The digestive system is made up of many organs that work together to turn food into essential nutrients and energy that the body can use. As a result, food usually passes through a long channel in the body known as the gastrointestinal tract (GI tract) or the alimentary canal. The gastrointestinal tract is made up of the oral cavity, the pharynx, the liver, the esophagus, and the small and large intestines (NIDDK, 2016). The digestive system also includes its own set of accessory organs, which include salivary glands, the tongue, the teeth, the pancreas, the gallbladder, and the liver. The digestive system’s primary functions include swallowing, secretion, movement and mixing, metabolism, absorption, and excretion. These functions of the digestive system depict how the food moves from the mouth and it is finally absorbed into the body.
The GI tract relates to the series of the hollow organs, which are linked by twisting and long tubes from the mouth to the anus. These hollow organs allow for the entry of the food at the mouth and the dissemination of the same at the anus (Boland, 2013). The GI tract has a bacteria regarded as the microbiome or gut flora, which aids in the digestion process. There also parts of the circulatory and nervous system that plays a significant role in the entire process of digestion.
Digestive system works by ensuring that there is movement of food via the GI tract. At the mouth, the digestion process begins with chewing. This ends later in the small intestines. The movement of food through the GI tract is characterized of a mixture of the same with digestive juices (NIDDK, 2016). As a result, the large food molecules are broken into smaller food molecules during this process. Consequently, the body has the potential of the smaller molecules absorption as the food passes through the small intestine walls in the bloodstream. The digestion waste products are eliminated via the large intestines from the body as stool.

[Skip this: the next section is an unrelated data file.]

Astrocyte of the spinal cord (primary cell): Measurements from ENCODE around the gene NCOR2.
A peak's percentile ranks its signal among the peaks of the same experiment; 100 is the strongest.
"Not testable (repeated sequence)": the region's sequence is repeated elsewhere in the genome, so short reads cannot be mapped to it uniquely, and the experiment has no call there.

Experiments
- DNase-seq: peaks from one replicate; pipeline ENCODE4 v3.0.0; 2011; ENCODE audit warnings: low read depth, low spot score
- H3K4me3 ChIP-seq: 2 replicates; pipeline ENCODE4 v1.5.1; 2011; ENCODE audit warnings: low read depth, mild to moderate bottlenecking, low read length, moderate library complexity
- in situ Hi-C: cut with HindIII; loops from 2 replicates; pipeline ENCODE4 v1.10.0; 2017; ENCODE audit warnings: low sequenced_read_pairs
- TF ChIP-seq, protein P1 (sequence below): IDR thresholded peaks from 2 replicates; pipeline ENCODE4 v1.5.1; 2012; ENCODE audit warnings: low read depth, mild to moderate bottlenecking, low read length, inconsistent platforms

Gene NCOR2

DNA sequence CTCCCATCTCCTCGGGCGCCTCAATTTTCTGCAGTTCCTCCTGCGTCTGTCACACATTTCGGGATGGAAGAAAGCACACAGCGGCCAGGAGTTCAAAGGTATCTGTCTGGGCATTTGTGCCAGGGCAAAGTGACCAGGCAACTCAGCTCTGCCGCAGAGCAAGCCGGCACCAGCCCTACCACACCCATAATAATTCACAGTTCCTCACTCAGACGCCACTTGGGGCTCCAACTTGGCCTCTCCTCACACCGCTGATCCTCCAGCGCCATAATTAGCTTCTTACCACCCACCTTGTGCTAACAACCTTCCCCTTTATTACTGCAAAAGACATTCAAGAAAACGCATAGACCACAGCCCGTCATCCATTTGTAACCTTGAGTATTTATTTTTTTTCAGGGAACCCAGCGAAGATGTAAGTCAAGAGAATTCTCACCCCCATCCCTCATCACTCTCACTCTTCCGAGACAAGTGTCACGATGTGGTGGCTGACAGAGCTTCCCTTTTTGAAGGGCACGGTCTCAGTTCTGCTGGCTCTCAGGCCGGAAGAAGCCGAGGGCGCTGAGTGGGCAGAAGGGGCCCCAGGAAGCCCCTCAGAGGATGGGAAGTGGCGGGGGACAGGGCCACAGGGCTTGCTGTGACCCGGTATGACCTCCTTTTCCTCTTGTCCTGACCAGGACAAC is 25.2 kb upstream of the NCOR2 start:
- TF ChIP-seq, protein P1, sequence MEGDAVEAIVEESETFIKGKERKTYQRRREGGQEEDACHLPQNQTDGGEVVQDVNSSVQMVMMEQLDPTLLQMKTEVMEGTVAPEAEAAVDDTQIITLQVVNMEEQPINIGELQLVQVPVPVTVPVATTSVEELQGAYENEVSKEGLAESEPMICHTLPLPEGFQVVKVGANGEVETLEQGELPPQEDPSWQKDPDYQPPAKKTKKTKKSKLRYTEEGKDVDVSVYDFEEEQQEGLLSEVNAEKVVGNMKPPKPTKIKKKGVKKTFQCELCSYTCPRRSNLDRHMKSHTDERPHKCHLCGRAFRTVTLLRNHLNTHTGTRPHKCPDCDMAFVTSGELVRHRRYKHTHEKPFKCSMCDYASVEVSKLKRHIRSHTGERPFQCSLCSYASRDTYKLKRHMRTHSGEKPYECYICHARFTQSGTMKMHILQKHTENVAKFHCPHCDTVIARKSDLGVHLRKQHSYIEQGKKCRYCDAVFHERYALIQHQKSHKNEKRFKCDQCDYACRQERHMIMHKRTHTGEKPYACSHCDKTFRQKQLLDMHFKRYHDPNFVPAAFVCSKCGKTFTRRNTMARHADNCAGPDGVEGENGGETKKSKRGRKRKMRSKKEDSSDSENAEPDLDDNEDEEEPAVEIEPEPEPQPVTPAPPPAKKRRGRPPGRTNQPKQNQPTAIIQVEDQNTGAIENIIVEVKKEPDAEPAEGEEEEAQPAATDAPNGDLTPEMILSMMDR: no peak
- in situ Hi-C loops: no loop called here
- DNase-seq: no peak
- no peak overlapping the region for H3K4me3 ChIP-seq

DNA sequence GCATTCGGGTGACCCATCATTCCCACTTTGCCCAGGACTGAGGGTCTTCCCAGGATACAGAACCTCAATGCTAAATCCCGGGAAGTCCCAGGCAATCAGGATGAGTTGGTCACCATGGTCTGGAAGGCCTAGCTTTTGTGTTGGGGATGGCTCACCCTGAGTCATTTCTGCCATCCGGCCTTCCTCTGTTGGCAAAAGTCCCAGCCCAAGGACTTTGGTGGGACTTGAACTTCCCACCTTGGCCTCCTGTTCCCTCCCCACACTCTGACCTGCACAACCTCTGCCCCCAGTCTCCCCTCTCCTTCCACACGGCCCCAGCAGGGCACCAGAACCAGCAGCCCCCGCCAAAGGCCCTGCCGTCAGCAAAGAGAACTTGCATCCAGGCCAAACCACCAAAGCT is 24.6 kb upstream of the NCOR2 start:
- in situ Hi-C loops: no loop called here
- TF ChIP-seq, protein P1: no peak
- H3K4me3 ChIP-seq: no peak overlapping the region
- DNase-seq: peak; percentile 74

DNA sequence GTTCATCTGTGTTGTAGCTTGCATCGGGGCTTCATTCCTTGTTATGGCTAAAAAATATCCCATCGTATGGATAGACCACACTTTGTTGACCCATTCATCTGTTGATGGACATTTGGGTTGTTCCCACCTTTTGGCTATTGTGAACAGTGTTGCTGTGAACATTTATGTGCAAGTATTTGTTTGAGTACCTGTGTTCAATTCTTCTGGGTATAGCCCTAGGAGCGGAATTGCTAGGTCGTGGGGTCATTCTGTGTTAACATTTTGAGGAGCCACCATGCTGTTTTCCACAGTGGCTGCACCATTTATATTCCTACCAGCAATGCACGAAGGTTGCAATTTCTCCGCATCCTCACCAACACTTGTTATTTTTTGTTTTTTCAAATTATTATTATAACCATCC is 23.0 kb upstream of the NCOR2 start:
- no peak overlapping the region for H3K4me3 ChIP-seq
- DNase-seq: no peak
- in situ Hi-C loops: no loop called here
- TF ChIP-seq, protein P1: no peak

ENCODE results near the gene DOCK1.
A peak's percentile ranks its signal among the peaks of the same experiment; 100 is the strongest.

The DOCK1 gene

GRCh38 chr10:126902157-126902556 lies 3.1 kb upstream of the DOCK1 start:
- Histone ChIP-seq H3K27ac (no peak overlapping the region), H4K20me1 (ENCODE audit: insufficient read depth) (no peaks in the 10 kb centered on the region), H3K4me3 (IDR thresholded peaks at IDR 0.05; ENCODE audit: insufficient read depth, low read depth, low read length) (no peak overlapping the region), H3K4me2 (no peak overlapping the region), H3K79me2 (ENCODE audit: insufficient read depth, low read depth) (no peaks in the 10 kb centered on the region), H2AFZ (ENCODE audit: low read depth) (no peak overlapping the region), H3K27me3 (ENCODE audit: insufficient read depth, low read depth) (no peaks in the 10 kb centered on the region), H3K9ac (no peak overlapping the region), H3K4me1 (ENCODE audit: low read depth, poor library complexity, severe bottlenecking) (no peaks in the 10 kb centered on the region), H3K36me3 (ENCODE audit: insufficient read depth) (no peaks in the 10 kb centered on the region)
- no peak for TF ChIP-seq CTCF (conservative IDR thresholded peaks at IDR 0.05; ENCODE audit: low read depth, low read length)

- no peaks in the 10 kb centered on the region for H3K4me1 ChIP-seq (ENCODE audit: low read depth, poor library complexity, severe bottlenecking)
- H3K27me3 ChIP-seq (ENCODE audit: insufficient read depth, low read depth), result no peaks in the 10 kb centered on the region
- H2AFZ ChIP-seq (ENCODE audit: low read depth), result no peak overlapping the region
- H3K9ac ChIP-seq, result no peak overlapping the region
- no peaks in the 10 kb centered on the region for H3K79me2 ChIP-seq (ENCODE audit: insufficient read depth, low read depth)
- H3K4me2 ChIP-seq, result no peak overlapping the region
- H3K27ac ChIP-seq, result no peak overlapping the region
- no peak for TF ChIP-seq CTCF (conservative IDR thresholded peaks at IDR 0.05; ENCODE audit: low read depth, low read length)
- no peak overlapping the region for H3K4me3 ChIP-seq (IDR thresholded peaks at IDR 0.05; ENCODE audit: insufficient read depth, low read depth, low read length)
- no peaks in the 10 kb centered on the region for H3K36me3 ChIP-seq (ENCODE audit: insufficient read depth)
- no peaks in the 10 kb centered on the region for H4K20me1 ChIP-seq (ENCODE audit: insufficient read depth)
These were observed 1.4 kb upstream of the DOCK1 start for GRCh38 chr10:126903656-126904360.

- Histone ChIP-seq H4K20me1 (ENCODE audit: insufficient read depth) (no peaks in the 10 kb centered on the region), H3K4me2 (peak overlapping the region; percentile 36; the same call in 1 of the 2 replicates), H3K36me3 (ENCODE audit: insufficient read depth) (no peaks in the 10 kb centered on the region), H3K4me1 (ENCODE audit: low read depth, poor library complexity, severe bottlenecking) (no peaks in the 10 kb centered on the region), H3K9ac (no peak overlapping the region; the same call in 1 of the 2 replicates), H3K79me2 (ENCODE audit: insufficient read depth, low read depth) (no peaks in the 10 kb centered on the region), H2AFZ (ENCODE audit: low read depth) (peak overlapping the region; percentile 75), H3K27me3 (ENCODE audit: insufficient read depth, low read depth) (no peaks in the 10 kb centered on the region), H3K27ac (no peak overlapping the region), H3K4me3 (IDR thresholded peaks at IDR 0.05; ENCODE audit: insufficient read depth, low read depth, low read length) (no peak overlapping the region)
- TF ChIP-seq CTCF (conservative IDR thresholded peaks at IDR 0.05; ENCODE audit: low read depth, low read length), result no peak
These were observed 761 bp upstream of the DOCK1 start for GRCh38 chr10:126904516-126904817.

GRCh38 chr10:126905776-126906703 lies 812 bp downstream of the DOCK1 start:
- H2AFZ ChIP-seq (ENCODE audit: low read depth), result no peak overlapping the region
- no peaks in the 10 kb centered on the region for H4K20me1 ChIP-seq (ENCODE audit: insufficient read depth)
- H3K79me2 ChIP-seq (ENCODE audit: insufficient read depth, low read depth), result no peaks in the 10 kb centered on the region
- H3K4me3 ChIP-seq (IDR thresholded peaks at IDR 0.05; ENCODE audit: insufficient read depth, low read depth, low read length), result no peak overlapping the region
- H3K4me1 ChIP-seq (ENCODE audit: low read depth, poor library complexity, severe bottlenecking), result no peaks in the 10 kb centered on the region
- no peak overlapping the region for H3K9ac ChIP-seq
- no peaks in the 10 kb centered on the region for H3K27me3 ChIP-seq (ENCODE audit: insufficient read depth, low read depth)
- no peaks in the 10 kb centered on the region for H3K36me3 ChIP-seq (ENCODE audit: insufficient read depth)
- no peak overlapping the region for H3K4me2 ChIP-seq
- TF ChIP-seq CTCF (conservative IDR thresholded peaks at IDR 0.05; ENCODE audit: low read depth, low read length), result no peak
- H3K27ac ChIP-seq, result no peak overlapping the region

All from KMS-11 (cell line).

In the mouth, the food is chewed under the saliva as the digestive juice, which helps in breaking down the starches. The esophagus facilitates in swallowing of the food. This food enters the stomach where there is stomach acid, which assists in the breaking down of the proteins. The next organ to receive the food is the small intestine, which involves the peristalsis movement and digestive juices that break down carbohydrates, protein, and starches (Boland, 2013). The pancreas has the pancreatic juice, which helps in the breaking down of proteins, fats, and starches and liver that assists in the breakdown of fats and bile acids.